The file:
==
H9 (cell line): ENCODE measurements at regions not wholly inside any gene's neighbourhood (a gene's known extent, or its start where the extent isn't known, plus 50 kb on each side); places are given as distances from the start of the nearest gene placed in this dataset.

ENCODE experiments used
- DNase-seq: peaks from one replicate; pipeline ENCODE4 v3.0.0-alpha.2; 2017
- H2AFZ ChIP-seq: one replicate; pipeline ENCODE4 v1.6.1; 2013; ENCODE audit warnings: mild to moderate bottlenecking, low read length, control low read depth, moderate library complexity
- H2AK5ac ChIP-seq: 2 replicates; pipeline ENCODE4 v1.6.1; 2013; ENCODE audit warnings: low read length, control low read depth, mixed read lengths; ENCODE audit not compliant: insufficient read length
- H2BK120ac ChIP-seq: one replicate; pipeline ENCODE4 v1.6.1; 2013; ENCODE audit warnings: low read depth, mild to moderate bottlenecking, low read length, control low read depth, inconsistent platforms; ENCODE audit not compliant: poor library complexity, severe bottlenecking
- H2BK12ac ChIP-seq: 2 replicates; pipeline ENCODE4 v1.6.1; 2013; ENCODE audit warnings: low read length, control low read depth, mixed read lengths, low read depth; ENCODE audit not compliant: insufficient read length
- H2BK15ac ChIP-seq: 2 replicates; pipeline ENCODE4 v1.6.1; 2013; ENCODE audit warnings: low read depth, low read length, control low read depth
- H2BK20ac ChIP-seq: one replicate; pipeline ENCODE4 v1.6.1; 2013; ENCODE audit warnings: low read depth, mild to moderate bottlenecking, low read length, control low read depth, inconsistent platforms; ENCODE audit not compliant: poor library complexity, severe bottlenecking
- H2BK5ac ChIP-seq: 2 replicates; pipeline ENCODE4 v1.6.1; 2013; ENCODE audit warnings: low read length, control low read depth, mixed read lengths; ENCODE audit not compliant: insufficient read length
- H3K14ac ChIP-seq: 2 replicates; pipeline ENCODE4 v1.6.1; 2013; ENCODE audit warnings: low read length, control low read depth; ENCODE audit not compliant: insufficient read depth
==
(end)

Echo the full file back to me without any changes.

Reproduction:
H9 (cell line): ENCODE measurements at regions not wholly inside any gene's neighbourhood (a gene's known extent, or its start where the extent isn't known, plus 50 kb on each side); places are given as distances from the start of the nearest gene placed in this dataset.

ENCODE experiments used
- DNase-seq: peaks from one replicate; pipeline ENCODE4 v3.0.0-alpha.2; 2017
- H2AFZ ChIP-seq: one replicate; pipeline ENCODE4 v1.6.1; 2013; ENCODE audit warnings: mild to moderate bottlenecking, low read length, control low read depth, moderate library complexity
- H2AK5ac ChIP-seq: 2 replicates; pipeline ENCODE4 v1.6.1; 2013; ENCODE audit warnings: low read length, control low read depth, mixed read lengths; ENCODE audit not compliant: insufficient read length
- H2BK120ac ChIP-seq: one replicate; pipeline ENCODE4 v1.6.1; 2013; ENCODE audit warnings: low read depth, mild to moderate bottlenecking, low read length, control low read depth, inconsistent platforms; ENCODE audit not compliant: poor library complexity, severe bottlenecking
- H2BK12ac ChIP-seq: 2 replicates; pipeline ENCODE4 v1.6.1; 2013; ENCODE audit warnings: low read length, control low read depth, mixed read lengths, low read depth; ENCODE audit not compliant: insufficient read length
- H2BK15ac ChIP-seq: 2 replicates; pipeline ENCODE4 v1.6.1; 2013; ENCODE audit warnings: low read depth, low read length, control low read depth
- H2BK20ac ChIP-seq: one replicate; pipeline ENCODE4 v1.6.1; 2013; ENCODE audit warnings: low read depth, mild to moderate bottlenecking, low read length, control low read depth, inconsistent platforms; ENCODE audit not compliant: poor library complexity, severe bottlenecking
- H2BK5ac ChIP-seq: 2 replicates; pipeline ENCODE4 v1.6.1; 2013; ENCODE audit warnings: low read length, control low read depth, mixed read lengths; ENCODE audit not compliant: insufficient read length
- H3K14ac ChIP-seq: 2 replicates; pipeline ENCODE4 v1.6.1; 2013; ENCODE audit warnings: low read length, control low read depth; ENCODE audit not compliant: insufficient read depth